The US Department of Defense has announced that its Strategic Capabilities Office will go ahead with its plan to build and demonstrate a small nuclear reactor capable of being moved, and delivering between 1-5 megawatts of power for a minimum of three years.
This "Project Pele" microreactor, to be assembled and initially operated at the Idaho National Laboratory, will be the first American-built "Generation IV" nuclear reactor to generate electricity.
There are multiple goals here: the US military uses a prodigious amount of energy wherever it goes, so mobile reactors like this will certainly have strategic value in the field. But energy security is also a fundamental national security issue, and the DoD has a number of programs designed to accelerate commercial technology developments that it deems important for the future of the country.
Advanced nuclear certainly appears to fit the bill. “Advanced nuclear power has the potential to be a strategic game-changer for the United States, both for the DoD and for the commercial sector," said Project Pele program manager Dr. Jeff Waksman, in a press release. "For it to be adopted, it must first be successfully demonstrated under real world operating conditions.”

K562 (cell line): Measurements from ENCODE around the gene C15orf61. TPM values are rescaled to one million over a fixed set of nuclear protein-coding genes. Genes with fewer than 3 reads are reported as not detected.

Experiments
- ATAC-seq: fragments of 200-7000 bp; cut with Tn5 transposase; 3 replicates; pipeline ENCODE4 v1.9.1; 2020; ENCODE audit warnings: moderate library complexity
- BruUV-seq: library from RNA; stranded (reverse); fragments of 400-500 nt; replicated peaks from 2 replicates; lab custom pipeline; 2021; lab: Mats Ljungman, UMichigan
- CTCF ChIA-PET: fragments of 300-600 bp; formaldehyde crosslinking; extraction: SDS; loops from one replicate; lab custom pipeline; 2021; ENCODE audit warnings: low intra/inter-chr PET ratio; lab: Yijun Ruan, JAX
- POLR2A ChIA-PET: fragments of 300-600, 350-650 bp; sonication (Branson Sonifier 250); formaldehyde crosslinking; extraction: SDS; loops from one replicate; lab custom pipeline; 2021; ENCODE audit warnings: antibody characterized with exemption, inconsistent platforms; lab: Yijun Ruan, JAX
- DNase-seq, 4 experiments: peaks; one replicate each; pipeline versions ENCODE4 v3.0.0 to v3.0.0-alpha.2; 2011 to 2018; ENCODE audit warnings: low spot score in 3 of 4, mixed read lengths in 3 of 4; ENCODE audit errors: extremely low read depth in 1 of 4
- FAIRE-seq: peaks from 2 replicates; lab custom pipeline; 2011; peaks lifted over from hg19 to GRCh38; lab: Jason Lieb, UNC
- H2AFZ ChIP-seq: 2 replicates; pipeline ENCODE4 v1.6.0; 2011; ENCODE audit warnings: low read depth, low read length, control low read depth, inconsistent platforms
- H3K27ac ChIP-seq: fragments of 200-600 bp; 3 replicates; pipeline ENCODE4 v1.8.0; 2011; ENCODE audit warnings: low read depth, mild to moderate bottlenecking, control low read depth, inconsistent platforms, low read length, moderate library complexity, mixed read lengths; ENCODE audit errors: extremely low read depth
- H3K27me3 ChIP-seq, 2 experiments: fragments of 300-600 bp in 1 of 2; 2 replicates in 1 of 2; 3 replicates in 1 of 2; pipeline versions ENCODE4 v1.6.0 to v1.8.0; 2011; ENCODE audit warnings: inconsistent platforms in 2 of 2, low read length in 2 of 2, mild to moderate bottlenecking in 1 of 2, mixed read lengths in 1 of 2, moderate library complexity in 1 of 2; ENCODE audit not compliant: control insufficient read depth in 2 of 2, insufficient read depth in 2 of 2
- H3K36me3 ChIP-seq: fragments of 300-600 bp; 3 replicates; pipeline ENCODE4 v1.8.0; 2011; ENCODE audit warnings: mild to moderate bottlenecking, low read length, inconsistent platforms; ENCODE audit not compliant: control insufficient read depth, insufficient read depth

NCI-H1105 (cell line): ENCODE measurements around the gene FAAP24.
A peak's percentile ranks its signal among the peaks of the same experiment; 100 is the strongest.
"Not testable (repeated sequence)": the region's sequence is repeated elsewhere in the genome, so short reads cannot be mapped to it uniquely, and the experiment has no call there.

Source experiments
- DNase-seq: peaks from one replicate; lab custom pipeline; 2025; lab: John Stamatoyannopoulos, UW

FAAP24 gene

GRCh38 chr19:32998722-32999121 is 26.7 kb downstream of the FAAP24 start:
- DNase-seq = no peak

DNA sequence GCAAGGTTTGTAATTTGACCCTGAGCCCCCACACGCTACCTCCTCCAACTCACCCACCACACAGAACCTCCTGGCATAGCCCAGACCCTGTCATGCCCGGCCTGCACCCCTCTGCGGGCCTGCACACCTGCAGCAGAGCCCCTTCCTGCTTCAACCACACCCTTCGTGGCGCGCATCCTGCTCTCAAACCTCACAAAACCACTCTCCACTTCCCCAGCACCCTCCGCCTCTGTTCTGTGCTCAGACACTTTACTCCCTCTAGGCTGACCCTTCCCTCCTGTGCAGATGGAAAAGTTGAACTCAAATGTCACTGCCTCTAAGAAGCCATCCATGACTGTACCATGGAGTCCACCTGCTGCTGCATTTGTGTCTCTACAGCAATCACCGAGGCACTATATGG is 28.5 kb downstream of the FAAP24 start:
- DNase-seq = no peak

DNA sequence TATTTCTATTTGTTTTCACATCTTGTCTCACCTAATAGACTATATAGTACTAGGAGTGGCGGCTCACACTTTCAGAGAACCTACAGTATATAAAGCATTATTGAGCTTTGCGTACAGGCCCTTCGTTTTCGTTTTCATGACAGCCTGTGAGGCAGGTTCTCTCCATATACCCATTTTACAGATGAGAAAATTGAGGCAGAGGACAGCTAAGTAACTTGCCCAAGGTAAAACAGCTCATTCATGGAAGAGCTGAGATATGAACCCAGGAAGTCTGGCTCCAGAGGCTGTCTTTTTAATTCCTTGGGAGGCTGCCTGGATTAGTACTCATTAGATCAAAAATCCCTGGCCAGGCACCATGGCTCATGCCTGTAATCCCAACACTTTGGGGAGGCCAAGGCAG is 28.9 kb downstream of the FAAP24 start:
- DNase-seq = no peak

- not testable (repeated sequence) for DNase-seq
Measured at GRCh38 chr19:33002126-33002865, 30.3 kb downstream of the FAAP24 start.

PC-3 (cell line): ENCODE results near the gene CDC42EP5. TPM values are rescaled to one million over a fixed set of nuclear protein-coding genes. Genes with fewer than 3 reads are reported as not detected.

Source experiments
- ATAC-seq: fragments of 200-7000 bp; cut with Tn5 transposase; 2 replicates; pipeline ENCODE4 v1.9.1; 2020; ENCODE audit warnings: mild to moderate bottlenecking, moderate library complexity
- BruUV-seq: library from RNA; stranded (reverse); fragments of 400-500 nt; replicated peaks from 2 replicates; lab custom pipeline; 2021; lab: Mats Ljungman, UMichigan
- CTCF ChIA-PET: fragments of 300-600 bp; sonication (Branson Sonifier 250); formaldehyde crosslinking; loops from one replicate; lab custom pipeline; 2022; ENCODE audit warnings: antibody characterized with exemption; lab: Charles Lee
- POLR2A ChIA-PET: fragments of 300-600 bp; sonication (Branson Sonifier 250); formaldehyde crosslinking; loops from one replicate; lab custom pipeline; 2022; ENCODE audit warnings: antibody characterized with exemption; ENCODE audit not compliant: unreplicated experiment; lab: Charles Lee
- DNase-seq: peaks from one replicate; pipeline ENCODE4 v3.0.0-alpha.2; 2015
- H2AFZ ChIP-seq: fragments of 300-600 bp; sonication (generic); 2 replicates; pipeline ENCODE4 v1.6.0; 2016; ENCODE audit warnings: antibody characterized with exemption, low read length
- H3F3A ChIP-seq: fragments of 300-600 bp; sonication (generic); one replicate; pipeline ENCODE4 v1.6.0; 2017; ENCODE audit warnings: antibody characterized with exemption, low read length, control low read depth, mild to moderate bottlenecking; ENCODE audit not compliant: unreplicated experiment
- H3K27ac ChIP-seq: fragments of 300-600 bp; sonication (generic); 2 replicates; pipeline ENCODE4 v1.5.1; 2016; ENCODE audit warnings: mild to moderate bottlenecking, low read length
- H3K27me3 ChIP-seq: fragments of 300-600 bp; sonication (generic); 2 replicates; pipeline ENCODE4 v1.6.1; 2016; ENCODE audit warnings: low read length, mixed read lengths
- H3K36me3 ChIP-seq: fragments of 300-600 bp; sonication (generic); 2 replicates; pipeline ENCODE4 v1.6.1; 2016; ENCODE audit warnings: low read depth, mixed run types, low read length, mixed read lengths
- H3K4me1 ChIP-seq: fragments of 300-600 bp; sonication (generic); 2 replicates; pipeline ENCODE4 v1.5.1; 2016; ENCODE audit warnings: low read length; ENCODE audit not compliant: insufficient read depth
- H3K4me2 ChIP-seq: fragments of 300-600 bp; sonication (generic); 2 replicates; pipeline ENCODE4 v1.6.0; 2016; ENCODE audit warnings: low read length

As for whose design will be built, that decision has not yet been made. Out of three applicants chosen in 2020 to go into a two-year design phase, the project team has determined that two have put forward a design they're confident will meet the requirements: BWXT Advanced Technologies in Virginia and X-Energy in Maryland.
Both these companies are developing high-temperature, gas-cooled microreactors using high-assay, low enriched uranium TRISO particle fuel, which is significantly more robust, temperature-resistant and generally roadworthy than conventional nuclear fuel rods. Both are designed to be easily moved by road, rail or aircraft. The winning company will be announced later this spring (Northern Hemisphere).